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Year : 2013  |  Volume : 26  |  Issue : 3  |  Page : 197-198

Problem-based learning: Constructivism in medical education

Department of Community Medicine, Shri Sathya Sai Medical College and Research Institute, Kancheepuram,Tamil Nadu, India

Date of Web Publication28-Jan-2014

Correspondence Address:
Saurabh RamBihariLal Shrivastava
3rd Floor, Department of Community Medicine, Shri Sathya Sai Medical College and Research Institute, Ammapettai Village, Thiruporur - Guduvancherry Main Road, Sembakkam Post, Kancheepuram - 603 108, Tamil Nadu
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Source of Support: None, Conflict of Interest: None

DOI: 10.4103/1357-6283.126013

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How to cite this article:
Shrivastava SR, Shrivastava PS, Ramasamy J. Problem-based learning: Constructivism in medical education. Educ Health 2013;26:197-8

How to cite this URL:
Shrivastava SR, Shrivastava PS, Ramasamy J. Problem-based learning: Constructivism in medical education. Educ Health [serial online] 2013 [cited 2023 Jun 7];26:197-8. Available from:

Dear Editor,

Teaching and learning methods are in an ever-evolving field requiring regular and timely updates that will benefit both students and teachers. Teaching involves a unique challenge of conveying knowledge and information within a confined time period in such a manner that it is retained, remembered and effectively interpreted by a student. This evolution has resulted in compelling reforms in the field of medical education, with transformation from subject-based teaching to the practice of interactive, problem-based and student-centered learning. [1] Adopting newer teaching and learning methods in medical education results in the mutual betterment of both learners and teachers. [2]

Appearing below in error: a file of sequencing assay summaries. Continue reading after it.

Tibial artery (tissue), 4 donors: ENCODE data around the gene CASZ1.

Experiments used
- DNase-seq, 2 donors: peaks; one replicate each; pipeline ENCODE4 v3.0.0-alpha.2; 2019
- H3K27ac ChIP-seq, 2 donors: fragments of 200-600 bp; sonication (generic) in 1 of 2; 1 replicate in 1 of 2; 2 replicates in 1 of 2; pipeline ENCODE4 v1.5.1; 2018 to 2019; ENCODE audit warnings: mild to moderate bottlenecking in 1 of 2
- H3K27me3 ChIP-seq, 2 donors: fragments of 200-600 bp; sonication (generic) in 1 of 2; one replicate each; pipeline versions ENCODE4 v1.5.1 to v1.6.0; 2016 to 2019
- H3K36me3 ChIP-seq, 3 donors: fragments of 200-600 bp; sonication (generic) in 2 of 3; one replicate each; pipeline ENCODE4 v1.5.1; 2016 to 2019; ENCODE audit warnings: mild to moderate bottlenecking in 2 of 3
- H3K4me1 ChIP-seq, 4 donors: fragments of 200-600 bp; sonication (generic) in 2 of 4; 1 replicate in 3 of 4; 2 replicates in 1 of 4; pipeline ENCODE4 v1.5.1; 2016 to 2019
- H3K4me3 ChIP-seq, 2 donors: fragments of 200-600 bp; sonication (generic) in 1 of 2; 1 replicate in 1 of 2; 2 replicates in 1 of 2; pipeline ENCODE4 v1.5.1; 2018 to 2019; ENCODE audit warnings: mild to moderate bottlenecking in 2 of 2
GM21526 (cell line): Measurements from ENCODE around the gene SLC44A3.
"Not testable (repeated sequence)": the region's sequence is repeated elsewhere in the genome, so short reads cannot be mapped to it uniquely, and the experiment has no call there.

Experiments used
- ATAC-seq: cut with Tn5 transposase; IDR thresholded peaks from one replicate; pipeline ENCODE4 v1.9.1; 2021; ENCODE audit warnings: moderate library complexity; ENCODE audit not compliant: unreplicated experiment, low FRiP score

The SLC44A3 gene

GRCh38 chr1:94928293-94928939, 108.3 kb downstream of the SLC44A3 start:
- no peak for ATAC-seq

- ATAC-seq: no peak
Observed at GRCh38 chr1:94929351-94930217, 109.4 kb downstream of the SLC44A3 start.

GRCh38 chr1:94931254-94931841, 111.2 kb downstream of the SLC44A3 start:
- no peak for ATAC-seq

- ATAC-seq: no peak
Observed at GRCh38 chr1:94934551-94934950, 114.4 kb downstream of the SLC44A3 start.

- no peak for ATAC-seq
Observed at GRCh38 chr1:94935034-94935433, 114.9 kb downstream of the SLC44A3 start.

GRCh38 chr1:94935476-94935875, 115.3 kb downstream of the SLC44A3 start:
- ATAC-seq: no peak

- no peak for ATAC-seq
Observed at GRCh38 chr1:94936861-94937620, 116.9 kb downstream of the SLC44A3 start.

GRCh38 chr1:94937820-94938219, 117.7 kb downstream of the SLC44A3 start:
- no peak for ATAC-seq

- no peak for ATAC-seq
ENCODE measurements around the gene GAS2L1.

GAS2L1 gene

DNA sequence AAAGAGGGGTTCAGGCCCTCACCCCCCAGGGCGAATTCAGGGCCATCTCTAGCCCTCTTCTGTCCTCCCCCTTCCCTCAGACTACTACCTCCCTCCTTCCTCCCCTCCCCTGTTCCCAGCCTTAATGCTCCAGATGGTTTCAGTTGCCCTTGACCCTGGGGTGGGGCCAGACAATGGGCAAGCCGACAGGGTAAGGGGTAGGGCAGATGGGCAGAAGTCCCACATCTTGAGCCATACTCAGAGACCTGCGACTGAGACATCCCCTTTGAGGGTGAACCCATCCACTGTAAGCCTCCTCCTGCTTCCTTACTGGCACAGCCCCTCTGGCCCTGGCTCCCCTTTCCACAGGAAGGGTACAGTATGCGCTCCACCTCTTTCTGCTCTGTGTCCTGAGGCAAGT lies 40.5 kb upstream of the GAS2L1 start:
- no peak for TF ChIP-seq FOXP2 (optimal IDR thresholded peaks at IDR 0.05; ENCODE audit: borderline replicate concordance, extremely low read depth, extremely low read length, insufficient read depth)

Problem-based learning (PBL) was originally developed at McMaster University to counter the prevailing teacher-centered and discipline-based preclinical medical educational practices in the 1960s, where students received teacher-determined material by lectures for reproduction in factual tests. [3] Generally, this form of teaching method neither prepared students to solve clinical problems nor helped students to become self-directed lifelong learners. In contrast, PBL is a student-centered approach in medical education which facilitates conceptual and thorough understanding of the problem and then retaining the knowledge by exposing students to such skills as clinical reasoning, critical thinking and self-directed learning. [1],[3],[4]

In PBL, learners are presented with a problem and through discussion they reach a solution. Within groups, learners develop possible theories or hypotheses to explain the problem, identify issues to be researched and construct a shared primary model to explain the problem at hand. Facilitators provide a scaffold as a framework on which students can construct their knowledge relating to the problem. After the initial teamwork, students work independently in self-directed study to research the identified issues and ultimately students re-group to discuss their findings and refine their initial explanations based on what they have learned. [5] Thus, PBL addresses the need to promote lifelong learning through the process of inquiry and constructivist learning. [5]